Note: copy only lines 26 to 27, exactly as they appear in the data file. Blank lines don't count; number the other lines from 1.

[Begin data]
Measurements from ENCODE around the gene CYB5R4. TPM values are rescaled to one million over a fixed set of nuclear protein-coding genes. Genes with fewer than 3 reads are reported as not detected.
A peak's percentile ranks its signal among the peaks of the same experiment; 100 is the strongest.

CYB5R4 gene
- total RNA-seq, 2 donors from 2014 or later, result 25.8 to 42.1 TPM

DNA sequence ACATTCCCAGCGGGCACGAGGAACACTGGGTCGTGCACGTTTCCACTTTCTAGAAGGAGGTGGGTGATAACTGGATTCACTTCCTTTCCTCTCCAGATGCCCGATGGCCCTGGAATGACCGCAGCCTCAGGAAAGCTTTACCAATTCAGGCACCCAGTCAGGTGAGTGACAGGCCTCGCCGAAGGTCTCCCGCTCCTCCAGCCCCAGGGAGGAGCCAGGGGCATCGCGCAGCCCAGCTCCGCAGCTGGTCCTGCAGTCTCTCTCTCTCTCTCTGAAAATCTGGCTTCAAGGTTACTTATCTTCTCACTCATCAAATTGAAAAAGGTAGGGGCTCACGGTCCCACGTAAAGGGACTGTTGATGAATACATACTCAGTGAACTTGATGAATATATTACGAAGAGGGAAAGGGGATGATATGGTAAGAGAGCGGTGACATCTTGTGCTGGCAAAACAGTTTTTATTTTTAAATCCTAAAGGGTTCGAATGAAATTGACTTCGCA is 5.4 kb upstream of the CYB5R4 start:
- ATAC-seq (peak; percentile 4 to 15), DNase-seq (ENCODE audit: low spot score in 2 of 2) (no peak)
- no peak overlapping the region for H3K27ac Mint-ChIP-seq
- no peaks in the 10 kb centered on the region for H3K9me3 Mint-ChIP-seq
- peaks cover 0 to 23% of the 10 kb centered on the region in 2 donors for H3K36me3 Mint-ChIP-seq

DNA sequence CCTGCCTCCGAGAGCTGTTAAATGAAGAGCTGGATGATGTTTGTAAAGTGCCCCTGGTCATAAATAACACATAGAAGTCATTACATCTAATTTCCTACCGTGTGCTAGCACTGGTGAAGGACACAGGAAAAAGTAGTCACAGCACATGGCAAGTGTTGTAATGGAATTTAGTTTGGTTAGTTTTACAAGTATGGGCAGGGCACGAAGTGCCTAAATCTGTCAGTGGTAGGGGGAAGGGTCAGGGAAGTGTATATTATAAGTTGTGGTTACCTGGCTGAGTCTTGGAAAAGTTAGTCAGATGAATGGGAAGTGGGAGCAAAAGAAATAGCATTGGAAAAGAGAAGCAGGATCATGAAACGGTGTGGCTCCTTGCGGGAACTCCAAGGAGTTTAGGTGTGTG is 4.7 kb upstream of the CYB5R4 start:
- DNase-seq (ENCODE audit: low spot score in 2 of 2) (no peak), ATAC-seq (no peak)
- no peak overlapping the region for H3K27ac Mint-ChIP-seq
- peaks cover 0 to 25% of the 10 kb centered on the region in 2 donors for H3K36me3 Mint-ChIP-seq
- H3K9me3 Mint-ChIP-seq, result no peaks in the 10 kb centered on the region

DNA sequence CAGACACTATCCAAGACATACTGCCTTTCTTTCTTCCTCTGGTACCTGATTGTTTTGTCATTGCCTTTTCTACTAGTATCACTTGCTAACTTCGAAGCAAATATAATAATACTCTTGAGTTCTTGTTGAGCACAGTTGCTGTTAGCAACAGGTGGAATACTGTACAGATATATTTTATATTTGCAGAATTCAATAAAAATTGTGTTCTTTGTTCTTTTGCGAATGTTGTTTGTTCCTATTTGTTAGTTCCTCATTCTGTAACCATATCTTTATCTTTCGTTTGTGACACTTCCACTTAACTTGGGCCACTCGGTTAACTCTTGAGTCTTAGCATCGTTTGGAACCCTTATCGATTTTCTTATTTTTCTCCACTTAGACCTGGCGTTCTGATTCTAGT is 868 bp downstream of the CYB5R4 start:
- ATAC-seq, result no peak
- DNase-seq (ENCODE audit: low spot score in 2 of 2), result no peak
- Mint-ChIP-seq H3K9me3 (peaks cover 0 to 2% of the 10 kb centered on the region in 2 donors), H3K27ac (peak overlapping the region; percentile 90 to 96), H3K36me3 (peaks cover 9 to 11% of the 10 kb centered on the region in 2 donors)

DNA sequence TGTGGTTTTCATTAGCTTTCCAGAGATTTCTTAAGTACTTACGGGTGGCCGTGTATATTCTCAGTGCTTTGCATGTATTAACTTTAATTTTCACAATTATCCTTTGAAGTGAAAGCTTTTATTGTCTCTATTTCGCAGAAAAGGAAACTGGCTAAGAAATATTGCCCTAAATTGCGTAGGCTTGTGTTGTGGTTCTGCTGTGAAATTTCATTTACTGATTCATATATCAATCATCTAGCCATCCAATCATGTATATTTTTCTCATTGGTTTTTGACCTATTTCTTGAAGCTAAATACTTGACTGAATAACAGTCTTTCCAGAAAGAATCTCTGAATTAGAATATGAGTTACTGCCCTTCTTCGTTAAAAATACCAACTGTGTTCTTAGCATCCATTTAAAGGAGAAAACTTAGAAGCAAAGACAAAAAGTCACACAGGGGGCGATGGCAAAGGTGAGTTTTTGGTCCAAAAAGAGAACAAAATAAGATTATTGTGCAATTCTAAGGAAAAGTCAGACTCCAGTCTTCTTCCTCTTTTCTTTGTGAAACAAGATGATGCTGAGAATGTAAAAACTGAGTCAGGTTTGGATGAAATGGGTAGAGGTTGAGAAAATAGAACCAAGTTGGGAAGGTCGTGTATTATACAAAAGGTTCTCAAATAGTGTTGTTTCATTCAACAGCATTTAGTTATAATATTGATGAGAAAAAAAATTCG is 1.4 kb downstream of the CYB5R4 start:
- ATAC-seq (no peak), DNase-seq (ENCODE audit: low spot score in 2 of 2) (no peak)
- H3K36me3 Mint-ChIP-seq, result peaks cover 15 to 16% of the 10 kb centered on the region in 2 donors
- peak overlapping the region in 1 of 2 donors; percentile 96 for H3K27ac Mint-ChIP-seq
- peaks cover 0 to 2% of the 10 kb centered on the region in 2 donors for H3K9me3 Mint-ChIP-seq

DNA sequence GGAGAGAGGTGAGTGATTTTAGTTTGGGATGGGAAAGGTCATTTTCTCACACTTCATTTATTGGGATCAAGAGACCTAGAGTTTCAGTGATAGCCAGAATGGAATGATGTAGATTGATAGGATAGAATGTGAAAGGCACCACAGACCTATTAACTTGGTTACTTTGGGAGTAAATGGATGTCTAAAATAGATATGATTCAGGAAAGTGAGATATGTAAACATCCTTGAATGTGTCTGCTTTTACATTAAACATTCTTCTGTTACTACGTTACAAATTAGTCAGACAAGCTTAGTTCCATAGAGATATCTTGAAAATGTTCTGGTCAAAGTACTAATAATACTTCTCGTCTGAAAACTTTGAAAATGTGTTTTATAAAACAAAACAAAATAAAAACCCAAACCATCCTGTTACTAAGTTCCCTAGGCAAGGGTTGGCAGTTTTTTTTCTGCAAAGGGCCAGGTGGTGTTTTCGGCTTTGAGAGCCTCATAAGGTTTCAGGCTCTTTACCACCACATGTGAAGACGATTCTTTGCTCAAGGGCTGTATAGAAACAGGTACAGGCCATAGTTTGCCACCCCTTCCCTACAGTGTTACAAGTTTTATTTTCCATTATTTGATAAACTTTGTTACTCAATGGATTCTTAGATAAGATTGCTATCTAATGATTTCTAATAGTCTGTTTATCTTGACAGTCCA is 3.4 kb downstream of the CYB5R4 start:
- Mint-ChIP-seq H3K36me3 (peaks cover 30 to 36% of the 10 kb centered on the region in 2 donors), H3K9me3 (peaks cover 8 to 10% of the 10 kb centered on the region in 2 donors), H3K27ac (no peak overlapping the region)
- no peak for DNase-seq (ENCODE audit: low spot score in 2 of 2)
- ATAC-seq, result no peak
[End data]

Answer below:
- no peak for DNase-seq (ENCODE audit: low spot score in 2 of 2)
- ATAC-seq, result no peak